Now, we determine the functions a(t)andc(t):We have from Theorem9 m+ 2 = m+ 2 (1 m) = (2 m):

If

(2 m)6= 0; i:e: m6= 2;

the functions a(t)andc(t)are given by (

a(t) = (1 (2 m)t)

m 1 m 2

+ ;

c(t) = (1 (2 m)t)

1 m 2

+ ;

m6= 2; 0< t < T:

WhereT represents the maximal existence value

T = _{(2}^{1}_{m)}; if m >2;

T = +1; if m <2:

We obtain the exact solution of (1), form2(0;1)[(1;2)[(2;1)as follows

u(x; t) = 8>

<

>:

c(t) _{2(m}^{m}_{1)} ^{2} x^{2}(1 (2 m)t)

2(1 m) m 2

+

1 m

; jxj< r1;

0; otherwise,

(55)

where

r1= (1 (2 m)t)

m 1 m 2

+ :

This solution is de…ned globally in time ifm2(0;1)[(1;2); and blows up when

t! 1

(2 m); form2(2;1): In this case

(U) = s

2 (m 1)

m U^{m}; for everyU >0:

If m= 2; the functionsa(t)andc(t) are written as (49), in this case we obtain = and

u(x; t) = (

e ^{t}

q 2 x^{2}e^{2} ^{t} ; jxj< e ^{t};

0; otherwise.

This solution is de…ned globally in time. In this case (U) = U

p ; for everyU >0:

For the functions a(t)andc(t)that satisfy the parameters of the classical self-similar form, i.e.

c(t) =t ; a(t) =t : The self-similar solution (8) of the equation (1) is written as:

u(x; t) =t f( ); with =xt ;

where and are exponents which satisfy the similarity condition ([11], [12], [13])

m+ 2 + 1 = 0; (56)

and the functionf is the self similar pro…le which to be determined by the solution of the following di¤ erential equation:

f^{m}( )f^{00}( ) = f( ) + f( ):

If = (1 m);the similarity condition (56) is equivalent to:

m+ 2 + 1 = (2 m) + 1 = 0;

this implies that:

= 1

m 2 and =1 m

m 2:

We get form2(0;1) that ; <0: So the solution (55) forc(t) =t ; a(t) =t ;is written as:

U(x; t) =t^{m}^{1}^{2} m
2 (2 m)

2 x^{2}t^{2(1}^{m} ^{m)}^{2}

1 m

; for jxj< t^{m}^{m} ^{1}^{2}; m2(0;1):
Also

U(x; t) = 8>

<

>:

1 1 m

1

m t^{1}^{m}^{m}^{2} ^{m(1}_{2(2} _{m)}^{m)} ^{2} x^{2}t^{2(1}^{m} ^{m)}^{2}

1 m m

1 1 m

; jxj< t^{m}^{m} ^{1}^{2};

0; otherwise.

(57)

If we put form2(0;1)the parameterp=_{1}^{1}_{m} >1;then the solution (57) of the equation (1) in the classical
self-similar form is written as:

U(x; t) =p^{p}^{p}^{1}B^{p}(x; t); p >1:

WhereB( ) is the Barenblatt solutions of the porous medium equation (2), which are given in (3) under the following form:

B (x; t) = 8<

:

t ^{p+1}^{1} _{2p(p+1)}^{p} ^{1} ^{2} x^{2}t ^{p+1}^{2}

1 p 1

; for jxj< t^{p+1}^{1} ; p >1;

0; otherwise.

Example 3 (Global solution) We present the second new explicit solutions on the generalized self-similar form of the equation (1). For0< m6= 1and

Z

R

u(s; t)ds=c^{m}(t)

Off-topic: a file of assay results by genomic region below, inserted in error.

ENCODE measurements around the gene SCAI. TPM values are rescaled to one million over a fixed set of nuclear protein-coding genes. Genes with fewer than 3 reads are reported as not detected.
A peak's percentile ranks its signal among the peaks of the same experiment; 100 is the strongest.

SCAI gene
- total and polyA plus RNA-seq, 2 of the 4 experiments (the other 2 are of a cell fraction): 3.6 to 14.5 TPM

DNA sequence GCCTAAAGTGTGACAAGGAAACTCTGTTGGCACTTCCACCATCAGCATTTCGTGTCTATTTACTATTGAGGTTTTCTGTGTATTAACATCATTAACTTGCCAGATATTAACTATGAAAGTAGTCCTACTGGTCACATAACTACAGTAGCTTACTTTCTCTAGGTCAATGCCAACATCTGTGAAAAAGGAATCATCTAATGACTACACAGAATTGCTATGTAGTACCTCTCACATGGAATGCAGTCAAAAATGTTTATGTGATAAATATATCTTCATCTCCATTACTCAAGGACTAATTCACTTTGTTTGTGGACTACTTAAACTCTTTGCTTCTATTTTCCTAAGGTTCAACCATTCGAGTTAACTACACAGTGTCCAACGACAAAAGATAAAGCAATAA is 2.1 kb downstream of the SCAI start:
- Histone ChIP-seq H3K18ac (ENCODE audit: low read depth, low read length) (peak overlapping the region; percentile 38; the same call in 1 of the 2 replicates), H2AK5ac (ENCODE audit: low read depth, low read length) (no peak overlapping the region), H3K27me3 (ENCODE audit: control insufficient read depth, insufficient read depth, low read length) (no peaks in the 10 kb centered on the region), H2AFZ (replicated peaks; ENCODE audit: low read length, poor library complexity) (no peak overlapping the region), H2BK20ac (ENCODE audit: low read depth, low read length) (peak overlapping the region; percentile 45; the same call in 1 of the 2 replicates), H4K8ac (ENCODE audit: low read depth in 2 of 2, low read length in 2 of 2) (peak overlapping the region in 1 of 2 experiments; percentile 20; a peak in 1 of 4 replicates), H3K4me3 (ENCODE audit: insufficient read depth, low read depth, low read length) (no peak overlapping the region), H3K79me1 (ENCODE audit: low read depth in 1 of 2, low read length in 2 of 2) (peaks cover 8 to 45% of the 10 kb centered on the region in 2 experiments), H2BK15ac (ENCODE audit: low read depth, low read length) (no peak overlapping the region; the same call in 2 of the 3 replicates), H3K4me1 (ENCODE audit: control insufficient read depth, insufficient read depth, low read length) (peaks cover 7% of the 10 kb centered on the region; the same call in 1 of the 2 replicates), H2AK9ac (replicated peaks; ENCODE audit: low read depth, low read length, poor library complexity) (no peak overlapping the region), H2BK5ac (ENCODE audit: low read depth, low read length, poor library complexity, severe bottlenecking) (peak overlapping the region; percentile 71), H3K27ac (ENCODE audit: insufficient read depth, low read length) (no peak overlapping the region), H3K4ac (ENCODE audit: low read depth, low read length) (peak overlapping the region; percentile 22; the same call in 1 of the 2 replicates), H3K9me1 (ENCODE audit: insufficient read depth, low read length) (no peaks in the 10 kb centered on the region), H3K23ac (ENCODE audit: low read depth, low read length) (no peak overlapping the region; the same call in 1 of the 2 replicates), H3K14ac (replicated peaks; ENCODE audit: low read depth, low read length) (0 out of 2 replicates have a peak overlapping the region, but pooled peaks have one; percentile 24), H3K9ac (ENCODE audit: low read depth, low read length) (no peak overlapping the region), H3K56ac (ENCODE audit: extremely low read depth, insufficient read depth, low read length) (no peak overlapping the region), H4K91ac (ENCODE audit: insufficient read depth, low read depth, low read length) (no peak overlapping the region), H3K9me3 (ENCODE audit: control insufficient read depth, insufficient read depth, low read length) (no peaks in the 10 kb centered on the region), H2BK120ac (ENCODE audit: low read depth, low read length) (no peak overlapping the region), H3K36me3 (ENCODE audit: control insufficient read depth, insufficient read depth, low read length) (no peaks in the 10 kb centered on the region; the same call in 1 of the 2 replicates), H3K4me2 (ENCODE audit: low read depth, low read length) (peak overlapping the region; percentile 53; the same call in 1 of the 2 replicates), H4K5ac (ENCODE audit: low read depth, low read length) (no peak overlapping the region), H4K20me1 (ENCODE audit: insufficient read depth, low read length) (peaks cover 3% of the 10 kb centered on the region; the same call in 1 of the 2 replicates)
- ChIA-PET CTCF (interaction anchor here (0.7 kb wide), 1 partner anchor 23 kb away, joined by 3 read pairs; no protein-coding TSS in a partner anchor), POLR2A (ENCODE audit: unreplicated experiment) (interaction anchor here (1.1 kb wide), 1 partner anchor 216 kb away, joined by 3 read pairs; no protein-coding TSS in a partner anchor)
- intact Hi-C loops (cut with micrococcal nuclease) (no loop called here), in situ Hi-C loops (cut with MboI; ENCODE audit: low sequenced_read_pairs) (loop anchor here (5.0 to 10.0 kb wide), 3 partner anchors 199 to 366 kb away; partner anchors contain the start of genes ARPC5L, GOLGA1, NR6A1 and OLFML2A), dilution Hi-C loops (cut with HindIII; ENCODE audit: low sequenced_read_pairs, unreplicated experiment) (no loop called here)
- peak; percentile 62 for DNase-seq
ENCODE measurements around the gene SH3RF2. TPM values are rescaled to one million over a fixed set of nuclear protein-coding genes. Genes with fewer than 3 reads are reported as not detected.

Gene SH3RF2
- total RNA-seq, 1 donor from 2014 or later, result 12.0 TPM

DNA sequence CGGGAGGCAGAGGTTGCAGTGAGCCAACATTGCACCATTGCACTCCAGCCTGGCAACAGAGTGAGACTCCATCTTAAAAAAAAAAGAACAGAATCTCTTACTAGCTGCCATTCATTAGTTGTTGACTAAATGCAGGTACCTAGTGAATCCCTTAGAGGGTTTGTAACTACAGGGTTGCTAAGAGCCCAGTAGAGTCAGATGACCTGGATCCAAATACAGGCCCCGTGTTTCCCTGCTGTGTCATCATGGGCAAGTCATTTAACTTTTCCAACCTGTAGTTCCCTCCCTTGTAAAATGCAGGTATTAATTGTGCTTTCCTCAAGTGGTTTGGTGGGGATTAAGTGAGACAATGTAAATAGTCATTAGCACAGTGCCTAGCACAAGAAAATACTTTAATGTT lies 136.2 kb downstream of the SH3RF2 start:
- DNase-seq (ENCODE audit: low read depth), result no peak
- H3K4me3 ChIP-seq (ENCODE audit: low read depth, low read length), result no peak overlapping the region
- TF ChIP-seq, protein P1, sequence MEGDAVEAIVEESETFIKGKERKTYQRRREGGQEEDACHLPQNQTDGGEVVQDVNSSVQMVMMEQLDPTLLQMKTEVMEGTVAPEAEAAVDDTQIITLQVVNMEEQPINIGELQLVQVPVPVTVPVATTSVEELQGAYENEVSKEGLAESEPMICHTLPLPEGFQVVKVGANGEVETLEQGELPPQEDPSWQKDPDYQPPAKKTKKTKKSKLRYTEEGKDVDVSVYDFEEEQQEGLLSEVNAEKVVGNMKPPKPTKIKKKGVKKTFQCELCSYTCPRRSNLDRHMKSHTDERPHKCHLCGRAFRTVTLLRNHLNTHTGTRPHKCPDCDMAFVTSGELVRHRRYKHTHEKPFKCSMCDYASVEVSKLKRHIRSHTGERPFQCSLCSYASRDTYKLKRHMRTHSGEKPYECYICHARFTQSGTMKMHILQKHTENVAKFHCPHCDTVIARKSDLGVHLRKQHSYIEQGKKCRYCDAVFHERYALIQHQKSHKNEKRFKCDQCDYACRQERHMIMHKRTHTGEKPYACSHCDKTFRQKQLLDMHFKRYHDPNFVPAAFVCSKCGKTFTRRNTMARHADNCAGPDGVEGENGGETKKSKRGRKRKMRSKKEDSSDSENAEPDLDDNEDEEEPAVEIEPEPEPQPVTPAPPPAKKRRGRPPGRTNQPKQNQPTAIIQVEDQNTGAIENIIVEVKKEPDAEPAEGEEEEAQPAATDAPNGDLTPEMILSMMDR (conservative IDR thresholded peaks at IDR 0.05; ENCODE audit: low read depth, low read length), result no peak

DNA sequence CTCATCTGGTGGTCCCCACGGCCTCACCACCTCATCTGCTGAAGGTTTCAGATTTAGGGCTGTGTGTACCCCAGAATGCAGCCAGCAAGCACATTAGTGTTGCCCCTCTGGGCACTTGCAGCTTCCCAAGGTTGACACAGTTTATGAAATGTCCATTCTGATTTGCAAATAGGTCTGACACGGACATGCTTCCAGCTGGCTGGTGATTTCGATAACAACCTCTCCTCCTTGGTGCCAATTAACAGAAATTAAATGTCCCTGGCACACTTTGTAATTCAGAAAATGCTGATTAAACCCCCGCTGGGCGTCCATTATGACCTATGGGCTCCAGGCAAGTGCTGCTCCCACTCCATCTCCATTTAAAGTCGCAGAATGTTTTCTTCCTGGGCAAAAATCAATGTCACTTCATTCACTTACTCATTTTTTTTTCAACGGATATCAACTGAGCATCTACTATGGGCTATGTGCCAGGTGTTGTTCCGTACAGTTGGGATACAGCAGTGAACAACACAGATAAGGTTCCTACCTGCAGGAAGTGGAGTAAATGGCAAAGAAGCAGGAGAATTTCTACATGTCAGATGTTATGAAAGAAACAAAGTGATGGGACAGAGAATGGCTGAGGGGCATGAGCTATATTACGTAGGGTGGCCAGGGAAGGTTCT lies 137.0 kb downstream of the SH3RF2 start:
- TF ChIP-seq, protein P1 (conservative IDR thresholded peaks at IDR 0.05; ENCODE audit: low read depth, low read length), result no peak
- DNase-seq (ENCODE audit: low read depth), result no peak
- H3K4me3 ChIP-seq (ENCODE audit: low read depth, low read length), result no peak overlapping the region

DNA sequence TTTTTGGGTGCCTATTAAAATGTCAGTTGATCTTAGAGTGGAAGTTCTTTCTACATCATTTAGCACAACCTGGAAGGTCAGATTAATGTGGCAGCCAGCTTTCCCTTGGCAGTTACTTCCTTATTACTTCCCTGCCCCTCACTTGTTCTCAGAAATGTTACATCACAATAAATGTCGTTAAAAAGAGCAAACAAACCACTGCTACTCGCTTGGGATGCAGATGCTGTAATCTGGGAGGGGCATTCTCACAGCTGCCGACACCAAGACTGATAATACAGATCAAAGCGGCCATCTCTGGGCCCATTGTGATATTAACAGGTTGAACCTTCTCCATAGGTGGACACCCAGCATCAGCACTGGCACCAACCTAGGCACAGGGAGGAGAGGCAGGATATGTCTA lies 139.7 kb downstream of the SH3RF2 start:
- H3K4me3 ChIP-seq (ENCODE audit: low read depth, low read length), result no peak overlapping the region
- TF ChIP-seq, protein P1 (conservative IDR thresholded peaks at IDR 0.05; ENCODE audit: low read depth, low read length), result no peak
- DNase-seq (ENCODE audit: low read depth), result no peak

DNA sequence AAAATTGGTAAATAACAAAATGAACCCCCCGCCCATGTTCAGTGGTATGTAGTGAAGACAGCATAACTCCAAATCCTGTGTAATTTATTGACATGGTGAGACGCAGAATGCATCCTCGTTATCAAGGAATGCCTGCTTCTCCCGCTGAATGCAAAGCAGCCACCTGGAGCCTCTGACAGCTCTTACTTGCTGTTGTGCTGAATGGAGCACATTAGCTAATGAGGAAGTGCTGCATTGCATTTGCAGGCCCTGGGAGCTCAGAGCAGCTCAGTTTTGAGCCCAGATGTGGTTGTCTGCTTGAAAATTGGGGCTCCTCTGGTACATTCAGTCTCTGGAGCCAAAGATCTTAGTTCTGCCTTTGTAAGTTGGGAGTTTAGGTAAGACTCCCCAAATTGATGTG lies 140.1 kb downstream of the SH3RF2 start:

a(t) ;
we can …nd explicitly a new exact solution of (1). In fact

Z

R

u(s; t)ds= Z

R

c(t)f s

a(t) ds=a(t)c(t) Z

R

f( )d =c^{m}(t)
a(t) ;
this implies that

c^{m} ^{1}(t)

a^{2}(t) =M: (58)

According to the formulasa(t)andc(t)in (48) and (49), the equality (58) implies that:

= (1 m)

2 ; then <0:

For (m 1) + 2 = 0;we gave the solution (43) of (9) form2(0;1)[(1;2) which is:

f( ; ) = m

(m 1) (2 m)

m 2 m 2 m

1 m

; 0 < :

Now, we determine the functions a(t)andc(t):We have from Theorem9 m+ 2 = m+ (1 m) = <0:

The functionsa(t)andc(t) are given by:

(

a(t) = (1 t)^{1}^{2}^{m};

c(t) = _{1}^{1} _{t}; 8t >0:

We obtain the exact solution of (1), form2(0;1)[(1;2)as follows:

u(x; t) = 8<

:

1 1 t

mx^{m}
(m 1)(2 m)a^{m}(t)

2 m x^{2} ^{m}c^{(1} ^{m)(2}^{2} ^{m)}(t)

1

m; x2r_{2};

0; otherwise,

where

r_{2}= 0; (1 t)^{1}^{2}^{m} :

This solution is de…ned globally in time for anym2(0;1)[(1;2): In this case >0:

### 5 Conclusion

In this paper we have discussed the existence and uniqueness of positive solutions for a class of nonlinear di¤usion equation not in divergence form, under the generalized self-similar form. Also we have found new solutions; the behavior of these solutions depends on some parameters (that satisfy some conditions), which make their existence global or local, and we generalized the families of self-similar solutions of the porous medium equation, which is formed by the Barenblatt solutions.

Acknowledgments. The authors are deeply grateful to the reviewers and editors for their insightful comments that have helped to improve the quality of this research work that is supported by the General Direction of Scienti…c Research and Technological Development (DGRSTD)- Algeria.